Quantum oscillations in electron doped high temperature superconductors

Physical review. B, Condensed matter (Impact Factor: 3.66). 12/2009; 82(9). DOI: 10.1103/PhysRevB.82.094515
Source: arXiv


Quantum oscillations in hole doped high temperature superconductors are difficult to understand within the prevailing views. An emerging idea is that of a putative normal ground state, which appears to be a Fermi liquid with a reconstructed Fermi surface. The oscillations are due to formation of Landau levels. Recently the same oscillations were found in the electron doped cuprate, $\mathrm{Nd_{2-x}Ce_{x}CuO_{4}}$, in the optimal to overdoped regime. Although these electron doped non-stoichiometric materials are naturally more disordered, they strikingly complement the hole doped cuprates. Here we provide an explanation of these observations from the perspective of density waves using a powerful transfer matrix method to compute the conductance as a function of the magnetic field. Comment: An expanded version, accepted in Phys. Rev. B,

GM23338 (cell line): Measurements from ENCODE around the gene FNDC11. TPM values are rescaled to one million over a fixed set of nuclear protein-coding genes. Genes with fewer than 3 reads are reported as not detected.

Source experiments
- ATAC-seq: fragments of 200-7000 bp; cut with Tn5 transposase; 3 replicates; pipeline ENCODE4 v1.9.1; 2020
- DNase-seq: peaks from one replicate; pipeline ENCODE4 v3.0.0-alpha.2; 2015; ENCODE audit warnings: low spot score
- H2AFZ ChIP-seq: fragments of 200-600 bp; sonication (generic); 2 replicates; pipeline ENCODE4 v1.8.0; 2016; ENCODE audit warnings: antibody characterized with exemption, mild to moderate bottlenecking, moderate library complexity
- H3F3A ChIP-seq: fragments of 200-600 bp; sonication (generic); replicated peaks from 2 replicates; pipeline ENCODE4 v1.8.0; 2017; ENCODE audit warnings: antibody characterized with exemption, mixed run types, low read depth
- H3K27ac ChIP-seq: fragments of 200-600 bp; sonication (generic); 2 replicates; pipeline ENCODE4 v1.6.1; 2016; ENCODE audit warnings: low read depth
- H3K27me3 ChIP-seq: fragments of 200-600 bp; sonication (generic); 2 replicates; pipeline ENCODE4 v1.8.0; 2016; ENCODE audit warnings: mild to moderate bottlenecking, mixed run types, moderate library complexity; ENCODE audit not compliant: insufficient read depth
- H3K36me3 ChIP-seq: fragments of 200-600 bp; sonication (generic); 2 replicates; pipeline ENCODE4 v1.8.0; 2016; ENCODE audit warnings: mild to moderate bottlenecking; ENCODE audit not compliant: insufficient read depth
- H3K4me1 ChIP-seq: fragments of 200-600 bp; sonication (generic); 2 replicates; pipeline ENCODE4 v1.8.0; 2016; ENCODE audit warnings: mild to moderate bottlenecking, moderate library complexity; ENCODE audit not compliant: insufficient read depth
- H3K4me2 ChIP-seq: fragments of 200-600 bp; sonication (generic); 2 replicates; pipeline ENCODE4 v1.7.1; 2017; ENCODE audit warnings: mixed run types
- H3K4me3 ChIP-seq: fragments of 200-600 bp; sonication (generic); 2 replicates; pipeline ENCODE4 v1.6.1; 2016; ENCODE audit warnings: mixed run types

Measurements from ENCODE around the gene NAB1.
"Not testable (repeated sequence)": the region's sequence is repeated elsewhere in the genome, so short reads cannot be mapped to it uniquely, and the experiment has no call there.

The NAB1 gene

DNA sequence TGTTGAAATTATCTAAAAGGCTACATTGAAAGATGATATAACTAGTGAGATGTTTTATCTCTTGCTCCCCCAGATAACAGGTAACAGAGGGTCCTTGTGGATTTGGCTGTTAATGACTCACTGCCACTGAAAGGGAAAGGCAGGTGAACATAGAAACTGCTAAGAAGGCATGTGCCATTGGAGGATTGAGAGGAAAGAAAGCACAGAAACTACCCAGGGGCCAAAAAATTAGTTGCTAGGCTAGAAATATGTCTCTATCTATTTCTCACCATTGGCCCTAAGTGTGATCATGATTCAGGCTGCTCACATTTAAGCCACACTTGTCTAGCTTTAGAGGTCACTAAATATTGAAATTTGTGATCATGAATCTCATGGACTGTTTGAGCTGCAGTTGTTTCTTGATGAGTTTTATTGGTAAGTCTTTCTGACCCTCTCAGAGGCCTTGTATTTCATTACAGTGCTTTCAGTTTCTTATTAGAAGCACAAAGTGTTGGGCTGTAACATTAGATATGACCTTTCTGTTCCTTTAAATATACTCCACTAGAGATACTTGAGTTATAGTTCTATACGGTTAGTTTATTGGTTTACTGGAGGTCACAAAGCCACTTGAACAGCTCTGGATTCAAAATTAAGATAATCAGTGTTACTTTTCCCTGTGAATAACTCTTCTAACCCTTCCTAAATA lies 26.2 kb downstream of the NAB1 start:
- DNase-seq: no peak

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    • "Assuming that the mean free paths for the hole and the electron pockets are more or less the same, the pockets with larger k F will be strongly suppressed because of the exponential sensitivity. This appears to be reasonable from whatever numerical calculations and approximate analytical calculations exist [65] [22]. Nonetheless, the definitive result in the resistive state of YBCO, including vortex fluctuations, is missing. "
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